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At Rally, Greenpoint Advocates Urge Mayor not to Backpedal on McGuinness Boulevard Redesign

Mayor Adams walked back on previously announced plans to add two bike lanes on Greenpoint’s McGuinness Boulevard. The decision upset supporters of the plan, but gave hope to its critics.
Kevin Lacherra speaks at a rally supporting the road diet for McGuinness Boulevard.

It's been a long and winding road for the Greenpoint group advocating for the addition of two protected bike lanes on McGuinness Boulevard. 

New York City Mayor Eric Adams previously announced support for the two new protected bike lanes, which would replace one traffic lane in each direction on the busy road. But, Adams changed his tune after a group of local business owners spoke against it and announced in a press conference that he has sent the NYC Department of Transportation back to the drawing board to come up with another plan. 

The pro-bike lane group, called Make McGuinness Safe, gathered outside City Hall on Thursday, July 13, to protest Adams' change of heart. Around 100 members of the group attended, holding posters with names of those killed in accidents on the street.

Adams said he changed his opinion after hearing about a well-attended town hall event last month, where Greenpoint residents and business owners spoke out against the plan.

“Four hundred people went to a meeting and they raised their concerns, and I listen to New Yorkers," said Adams at a July 10 press conference. “I’m not going to force-feed communities.”

A spokesperson for the mayor told BK Reader they do not have updates on the mayor’s position since the press conference.

The proposed "road diet" on McGuinness Boulevard. Photo: NYC DOT.

“We are here to tell the mayor that Greenpoint needs him to make good on his promise to our community and implement his plan to make McGuinness safe,” said Kevin Lacherra, a Greenpoint resident who attended the rally.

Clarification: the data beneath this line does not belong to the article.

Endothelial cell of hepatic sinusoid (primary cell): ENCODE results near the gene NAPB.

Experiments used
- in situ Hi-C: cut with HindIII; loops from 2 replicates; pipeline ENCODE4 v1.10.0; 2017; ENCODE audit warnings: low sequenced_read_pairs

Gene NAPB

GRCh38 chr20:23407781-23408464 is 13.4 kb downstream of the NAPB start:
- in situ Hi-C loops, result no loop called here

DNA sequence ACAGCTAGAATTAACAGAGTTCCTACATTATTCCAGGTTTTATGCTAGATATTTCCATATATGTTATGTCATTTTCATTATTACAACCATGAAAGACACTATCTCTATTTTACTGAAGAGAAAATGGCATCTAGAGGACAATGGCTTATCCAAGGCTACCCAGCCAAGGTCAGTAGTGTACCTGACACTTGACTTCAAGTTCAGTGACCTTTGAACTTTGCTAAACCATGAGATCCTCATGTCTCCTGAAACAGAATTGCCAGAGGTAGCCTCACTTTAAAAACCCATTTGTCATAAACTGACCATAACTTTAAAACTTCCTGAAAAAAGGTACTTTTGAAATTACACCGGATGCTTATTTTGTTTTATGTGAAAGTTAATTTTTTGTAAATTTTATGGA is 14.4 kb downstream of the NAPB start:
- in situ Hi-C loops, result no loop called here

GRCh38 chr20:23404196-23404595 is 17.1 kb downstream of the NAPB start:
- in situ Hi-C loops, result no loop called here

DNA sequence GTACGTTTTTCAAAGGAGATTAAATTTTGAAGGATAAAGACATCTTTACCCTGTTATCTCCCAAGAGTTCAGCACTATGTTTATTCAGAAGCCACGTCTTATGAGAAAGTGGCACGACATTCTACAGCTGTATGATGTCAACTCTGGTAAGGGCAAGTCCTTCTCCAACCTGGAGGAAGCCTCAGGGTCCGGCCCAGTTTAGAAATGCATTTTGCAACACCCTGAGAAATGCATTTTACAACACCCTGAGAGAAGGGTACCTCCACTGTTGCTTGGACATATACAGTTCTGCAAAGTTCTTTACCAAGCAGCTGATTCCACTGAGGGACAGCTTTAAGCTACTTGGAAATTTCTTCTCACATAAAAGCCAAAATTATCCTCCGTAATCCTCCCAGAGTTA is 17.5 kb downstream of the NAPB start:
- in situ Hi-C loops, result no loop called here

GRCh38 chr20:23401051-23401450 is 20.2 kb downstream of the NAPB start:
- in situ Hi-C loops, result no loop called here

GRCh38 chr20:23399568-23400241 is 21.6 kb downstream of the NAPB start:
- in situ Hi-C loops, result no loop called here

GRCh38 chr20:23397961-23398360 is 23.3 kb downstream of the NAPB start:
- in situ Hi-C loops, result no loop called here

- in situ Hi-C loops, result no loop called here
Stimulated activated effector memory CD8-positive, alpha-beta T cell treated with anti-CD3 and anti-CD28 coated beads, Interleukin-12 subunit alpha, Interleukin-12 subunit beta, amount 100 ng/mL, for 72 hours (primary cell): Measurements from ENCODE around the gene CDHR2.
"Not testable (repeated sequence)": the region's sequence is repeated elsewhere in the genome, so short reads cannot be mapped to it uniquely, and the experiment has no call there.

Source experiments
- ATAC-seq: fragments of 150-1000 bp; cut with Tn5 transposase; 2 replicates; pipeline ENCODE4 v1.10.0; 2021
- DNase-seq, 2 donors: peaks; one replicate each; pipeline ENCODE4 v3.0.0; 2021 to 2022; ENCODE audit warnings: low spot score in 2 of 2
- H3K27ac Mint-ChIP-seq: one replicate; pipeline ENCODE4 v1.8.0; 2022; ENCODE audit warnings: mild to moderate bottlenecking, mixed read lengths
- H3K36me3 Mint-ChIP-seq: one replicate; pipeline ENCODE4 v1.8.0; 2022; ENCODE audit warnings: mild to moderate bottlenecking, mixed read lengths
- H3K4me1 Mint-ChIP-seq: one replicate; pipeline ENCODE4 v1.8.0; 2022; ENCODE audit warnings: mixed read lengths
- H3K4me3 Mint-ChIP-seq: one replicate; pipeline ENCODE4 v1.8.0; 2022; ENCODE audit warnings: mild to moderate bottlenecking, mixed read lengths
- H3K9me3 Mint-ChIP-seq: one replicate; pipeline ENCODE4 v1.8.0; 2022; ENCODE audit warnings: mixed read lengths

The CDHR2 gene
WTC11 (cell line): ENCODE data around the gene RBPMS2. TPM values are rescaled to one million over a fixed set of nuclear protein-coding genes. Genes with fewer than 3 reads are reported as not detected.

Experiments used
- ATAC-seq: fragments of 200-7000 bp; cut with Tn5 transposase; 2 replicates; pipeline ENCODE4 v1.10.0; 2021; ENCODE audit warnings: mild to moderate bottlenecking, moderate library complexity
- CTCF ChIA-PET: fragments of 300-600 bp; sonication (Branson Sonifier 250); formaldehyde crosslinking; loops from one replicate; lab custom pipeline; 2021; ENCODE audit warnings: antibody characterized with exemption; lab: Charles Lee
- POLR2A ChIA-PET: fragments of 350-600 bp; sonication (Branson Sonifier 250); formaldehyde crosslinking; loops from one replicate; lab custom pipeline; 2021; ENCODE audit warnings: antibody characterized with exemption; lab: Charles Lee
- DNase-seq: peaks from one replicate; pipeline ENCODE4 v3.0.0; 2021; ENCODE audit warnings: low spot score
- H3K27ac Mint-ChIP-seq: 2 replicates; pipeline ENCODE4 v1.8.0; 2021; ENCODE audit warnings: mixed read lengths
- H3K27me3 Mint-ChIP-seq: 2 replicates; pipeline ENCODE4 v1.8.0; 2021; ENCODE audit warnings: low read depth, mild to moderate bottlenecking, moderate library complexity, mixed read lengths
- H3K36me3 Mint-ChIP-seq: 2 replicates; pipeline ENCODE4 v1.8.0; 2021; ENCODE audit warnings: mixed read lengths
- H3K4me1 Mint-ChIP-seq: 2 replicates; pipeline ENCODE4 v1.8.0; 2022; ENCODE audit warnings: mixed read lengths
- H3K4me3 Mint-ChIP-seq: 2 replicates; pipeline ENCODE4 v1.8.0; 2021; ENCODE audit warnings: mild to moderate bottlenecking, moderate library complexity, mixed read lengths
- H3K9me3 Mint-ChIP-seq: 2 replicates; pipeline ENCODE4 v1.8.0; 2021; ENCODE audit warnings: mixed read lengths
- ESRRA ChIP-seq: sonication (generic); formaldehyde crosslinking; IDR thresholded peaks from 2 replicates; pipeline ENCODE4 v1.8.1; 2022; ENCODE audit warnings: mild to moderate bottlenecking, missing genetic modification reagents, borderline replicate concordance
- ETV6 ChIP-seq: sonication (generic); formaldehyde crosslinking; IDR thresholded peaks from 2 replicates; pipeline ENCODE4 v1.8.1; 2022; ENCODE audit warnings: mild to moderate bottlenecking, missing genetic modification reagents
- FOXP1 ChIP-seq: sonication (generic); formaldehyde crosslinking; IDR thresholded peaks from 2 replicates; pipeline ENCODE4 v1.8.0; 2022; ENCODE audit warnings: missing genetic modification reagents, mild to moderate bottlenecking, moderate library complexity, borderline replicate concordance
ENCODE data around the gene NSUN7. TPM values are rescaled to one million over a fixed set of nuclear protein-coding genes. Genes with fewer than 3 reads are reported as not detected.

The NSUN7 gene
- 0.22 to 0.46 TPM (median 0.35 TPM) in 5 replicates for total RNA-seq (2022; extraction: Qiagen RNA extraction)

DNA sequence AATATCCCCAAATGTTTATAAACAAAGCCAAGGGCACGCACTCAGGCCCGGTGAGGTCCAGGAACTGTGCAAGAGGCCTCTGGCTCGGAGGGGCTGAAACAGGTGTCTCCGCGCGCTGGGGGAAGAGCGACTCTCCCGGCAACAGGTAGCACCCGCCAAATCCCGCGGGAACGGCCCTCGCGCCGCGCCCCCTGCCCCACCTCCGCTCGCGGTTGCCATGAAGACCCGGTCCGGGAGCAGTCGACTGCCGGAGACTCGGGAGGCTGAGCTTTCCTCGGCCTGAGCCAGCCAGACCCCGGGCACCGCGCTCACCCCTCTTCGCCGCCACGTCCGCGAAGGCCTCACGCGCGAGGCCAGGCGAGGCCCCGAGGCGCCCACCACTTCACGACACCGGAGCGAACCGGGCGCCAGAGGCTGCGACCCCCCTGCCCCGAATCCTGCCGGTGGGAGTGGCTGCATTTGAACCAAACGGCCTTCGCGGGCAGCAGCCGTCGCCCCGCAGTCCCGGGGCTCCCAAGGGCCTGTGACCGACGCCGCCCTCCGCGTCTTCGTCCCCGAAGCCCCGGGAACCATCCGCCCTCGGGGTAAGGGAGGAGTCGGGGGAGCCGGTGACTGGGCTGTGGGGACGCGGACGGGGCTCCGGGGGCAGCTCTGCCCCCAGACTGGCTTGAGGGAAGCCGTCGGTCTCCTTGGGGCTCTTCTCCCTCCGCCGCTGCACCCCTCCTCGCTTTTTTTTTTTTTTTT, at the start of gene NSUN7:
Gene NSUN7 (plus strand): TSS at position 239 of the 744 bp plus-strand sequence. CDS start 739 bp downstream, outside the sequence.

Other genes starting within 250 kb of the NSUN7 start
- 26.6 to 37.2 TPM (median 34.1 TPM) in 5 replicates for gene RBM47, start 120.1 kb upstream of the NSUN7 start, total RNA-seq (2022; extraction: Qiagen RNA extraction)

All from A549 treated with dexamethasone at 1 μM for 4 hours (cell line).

The Make McGuinness Safe group was formed after the May 2021 death of Matthew Jensen, a teacher at the nearby P.S. 110. Jensen was killed in a hit-and-run on the street.

Since then, a petition calling for a safer street and a protected bike lane has garnered more than 7,500 signatures. After Thursday’s rally, Council Member Lincoln Restler delivered the signatures in a box to the mayor’s office.

Several elected officials attended the rally to support the road diet, including Brooklyn Borough President Antonio Reynoso, NYC Public Advocate Jumanee Williams, Restler and New York State Sen. Julia Salazar.

Council Member Lincoln Restler holds a box of signatures at a rally in support of the McGuinness Boulevard road diet. Photo: Christopher Edwards for BK Reader.

“Every elected official stands with the people of Greenpoint, except for one,” Restler said at the rally, referring to Adams. “A road diet on McGuinness Boulevard is the way that we will achieve the safety that we deserve. And we're going to keep on fighting.”

Keep McGuinness Moving, the group that opposes the road diet, was glad to hear Adams was reconsidering the plan. The group said that bike lanes on the street would divert traffic to side streets and negatively impact local businesses.

“McGuinness is a truck route. We need to have the lanes at full capacity so trucks can operate on them and stick to the truck routes and not divert to side streets,” said Averianna Eisenbach, a Greenpoint resident and the founder of Keep McGuinness Moving.

The intersection of McGuinness Boulevard & Greenpoint Avenue. Photo: Google Street View.

Keep McGuinness Moving has a petition with more than 6,000 signatures in opposition to the road diet on the boulevard. The group has come under speculation for its involvement with Greenpoint soundstage company Broadway Stages and its owners, the Argento family.

However, Eisenbach said Keep McGuinness Moving is a grassroots movement, and support from local businesses was hard fought through tabling and door-to-door outreach.

“We have over 350 local businesses that are in opposition to this redesign,” said Eisenbach. “Every local business has a right to express their opinion.”

“I honestly think that Make McGuinness Safe and Keep McGuinness Moving should work together to come up with a plan that works for all sides,” said Evelyn Dul of Keep McGuinness Moving. “We're missing the support of elected officials to kind of act as a bridge instead of adding fuel to the fire.”

DOT told BK Reader that plans for the street are still not final. 

“NYC DOT is dedicated to enhancing the safety of critical arteries like McGuinness Boulevard," a DOT spokesperson said. "We’re reviewing community stakeholder feedback as we finalize the design."

Christopher Edwards

About the Author: Christopher Edwards

Christopher Edwards is a native Brooklynite and current student at Baruch College, majoring in Journalism and Creative Writing.
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